Mark Abene (born 1972), better known by his pseudonym Phiber Optik, is a computer security hacker from New York City. Phiber Optik was once a member of the hacker groups Legion of Doom and Masters of Deception.
Phiber Optik was a high-profile hacker in the early 1990s, appearing in The New York Times, Harper’s, Esquire, in debates and on television. He is an important figure in the 1995 non-fiction book Masters of Deception — The Gang that Ruled Cyberspace.
Mark Abene’s first contact with computers was at around 9 years of age at a local department store, where he would often pass the time while his parents shopped. His first computer was a TRS-80 MC-10 with 4K of RAM, a 32-column screen, no lower case, and a cassette tape recorder to load and save programs. As was customary at the time, the computer connected to a television set for use as a monitor. After receiving the gifts of a RAM upgrade (to 20K) and a 300 baud modem from his parents, he used his computer to access CompuServe and shortly after discovered the world of dialup BBSes via people he met on CompuServe’s “CB simulator”, the first nation-wide online chat. On some of these BBSes, Abene discovered dialups and guest accounts to DEC minicomputers running the RSTS/E and TOPS-10 operating systems as part of the BOCES educational program in Long Island, New York. Accessing those DEC minicomputers he realized there was a programming environment that was much more powerful than that of his own home computer, and so he began taking books out of the library in order to learn the programming languages that were now available to him. This and the ability to remotely save and load back programs that would still be there the next time he logged in had a profound effect on Abene, who came to view his rather simple computer as a window into a much larger world.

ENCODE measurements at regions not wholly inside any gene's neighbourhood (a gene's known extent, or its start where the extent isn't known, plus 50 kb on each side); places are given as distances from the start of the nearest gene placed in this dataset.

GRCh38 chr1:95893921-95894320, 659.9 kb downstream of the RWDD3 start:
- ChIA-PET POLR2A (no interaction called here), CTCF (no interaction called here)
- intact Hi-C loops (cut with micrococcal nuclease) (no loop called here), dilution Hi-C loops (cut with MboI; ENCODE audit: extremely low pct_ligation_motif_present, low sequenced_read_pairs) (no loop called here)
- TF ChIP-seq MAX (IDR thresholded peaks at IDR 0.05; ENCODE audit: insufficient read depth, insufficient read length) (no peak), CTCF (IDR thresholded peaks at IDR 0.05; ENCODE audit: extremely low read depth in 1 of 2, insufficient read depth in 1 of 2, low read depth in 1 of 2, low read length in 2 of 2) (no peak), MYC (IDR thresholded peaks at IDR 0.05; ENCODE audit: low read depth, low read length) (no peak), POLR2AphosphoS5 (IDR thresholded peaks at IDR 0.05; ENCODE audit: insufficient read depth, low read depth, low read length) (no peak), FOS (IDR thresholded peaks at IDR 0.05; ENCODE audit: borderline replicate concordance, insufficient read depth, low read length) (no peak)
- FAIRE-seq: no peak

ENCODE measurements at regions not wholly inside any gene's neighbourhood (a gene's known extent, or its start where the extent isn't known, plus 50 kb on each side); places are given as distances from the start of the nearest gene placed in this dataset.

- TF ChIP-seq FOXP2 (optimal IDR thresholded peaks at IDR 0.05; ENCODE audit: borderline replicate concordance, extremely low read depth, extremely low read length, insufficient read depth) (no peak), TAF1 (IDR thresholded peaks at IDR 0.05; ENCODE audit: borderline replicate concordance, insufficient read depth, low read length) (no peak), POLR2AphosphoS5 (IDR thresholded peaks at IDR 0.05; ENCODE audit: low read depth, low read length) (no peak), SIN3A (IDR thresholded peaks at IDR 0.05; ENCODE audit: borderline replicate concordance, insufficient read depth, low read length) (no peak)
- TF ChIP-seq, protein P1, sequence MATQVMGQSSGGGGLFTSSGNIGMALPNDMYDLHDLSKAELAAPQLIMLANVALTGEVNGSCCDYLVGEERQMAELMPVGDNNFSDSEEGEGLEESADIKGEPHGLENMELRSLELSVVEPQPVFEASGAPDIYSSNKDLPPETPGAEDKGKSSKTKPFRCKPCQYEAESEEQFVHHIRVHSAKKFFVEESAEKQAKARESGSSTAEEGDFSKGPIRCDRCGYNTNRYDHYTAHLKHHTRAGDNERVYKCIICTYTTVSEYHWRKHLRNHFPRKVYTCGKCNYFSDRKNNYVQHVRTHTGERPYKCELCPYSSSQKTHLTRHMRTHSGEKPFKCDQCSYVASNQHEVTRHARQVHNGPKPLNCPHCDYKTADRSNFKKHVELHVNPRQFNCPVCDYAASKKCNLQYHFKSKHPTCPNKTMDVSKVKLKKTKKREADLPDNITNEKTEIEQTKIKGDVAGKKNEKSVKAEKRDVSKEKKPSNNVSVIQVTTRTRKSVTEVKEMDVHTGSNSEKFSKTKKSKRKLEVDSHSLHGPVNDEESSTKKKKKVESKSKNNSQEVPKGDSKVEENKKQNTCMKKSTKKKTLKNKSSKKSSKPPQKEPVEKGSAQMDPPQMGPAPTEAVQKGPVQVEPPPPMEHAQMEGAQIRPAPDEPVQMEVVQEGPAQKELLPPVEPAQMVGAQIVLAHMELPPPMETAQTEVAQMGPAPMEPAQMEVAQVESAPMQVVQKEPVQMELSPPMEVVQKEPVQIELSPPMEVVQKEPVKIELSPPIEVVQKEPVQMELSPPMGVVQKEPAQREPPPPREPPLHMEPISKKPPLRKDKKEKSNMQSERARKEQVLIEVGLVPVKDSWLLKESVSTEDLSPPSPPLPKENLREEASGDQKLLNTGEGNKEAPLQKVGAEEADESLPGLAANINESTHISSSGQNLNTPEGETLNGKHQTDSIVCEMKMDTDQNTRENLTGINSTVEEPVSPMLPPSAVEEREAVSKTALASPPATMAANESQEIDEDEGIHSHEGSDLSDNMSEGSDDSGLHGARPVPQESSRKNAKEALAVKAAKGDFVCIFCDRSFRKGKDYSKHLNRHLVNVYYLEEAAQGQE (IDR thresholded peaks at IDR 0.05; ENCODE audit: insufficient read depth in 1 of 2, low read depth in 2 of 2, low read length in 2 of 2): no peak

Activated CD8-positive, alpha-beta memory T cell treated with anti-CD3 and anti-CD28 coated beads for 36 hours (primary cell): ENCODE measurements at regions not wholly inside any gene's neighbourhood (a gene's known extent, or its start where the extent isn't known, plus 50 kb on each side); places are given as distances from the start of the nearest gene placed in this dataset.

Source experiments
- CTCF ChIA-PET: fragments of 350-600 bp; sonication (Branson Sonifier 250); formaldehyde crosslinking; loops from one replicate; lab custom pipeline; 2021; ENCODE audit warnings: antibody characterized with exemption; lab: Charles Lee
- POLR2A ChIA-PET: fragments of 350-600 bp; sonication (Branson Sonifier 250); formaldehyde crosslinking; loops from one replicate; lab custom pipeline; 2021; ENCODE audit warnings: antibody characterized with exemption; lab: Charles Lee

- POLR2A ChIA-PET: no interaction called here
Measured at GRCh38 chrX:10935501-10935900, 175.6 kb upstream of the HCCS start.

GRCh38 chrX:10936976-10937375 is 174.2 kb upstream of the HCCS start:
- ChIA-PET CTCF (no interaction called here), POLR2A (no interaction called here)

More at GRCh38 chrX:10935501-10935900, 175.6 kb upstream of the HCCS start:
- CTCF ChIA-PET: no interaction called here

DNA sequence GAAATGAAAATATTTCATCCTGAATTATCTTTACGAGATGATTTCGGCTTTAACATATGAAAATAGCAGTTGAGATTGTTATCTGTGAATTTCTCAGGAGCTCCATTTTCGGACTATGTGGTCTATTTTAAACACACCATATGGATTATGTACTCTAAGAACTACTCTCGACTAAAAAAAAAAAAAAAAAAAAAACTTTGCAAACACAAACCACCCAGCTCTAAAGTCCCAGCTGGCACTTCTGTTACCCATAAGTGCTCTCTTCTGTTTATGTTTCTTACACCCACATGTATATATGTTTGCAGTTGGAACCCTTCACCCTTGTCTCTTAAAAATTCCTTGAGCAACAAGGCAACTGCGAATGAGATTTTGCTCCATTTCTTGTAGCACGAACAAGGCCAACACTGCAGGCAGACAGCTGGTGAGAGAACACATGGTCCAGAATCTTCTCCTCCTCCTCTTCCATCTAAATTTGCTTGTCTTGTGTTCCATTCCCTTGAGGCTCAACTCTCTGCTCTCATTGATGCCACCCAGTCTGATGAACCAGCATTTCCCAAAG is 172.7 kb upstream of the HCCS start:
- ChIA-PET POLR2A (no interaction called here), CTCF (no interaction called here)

Having learned about programming and fundamental security concepts during those early years, Abene further honed his skill in understanding the intricacies of the nation-wide telephone network.
In the mid-1980s he was first introduced to members of the Legion of Doom (LOD), a loosely knit group of highly respected teenage hackers who shared Abene’s uncompromising desire to understand technology. Their main focus was to explore telecommunications systems, minicomputer and mainframe operating systems and large-scale packet data networks. The eventual decline of the LOD toward the late 1980s largely due to fragmentation and dissention within the group, coupled with the legal prosecution of a handful of its members, caused Abene to increasingly align himself with a local group of up-and-coming hackers, who came to be known as the Masters of Deception (MOD).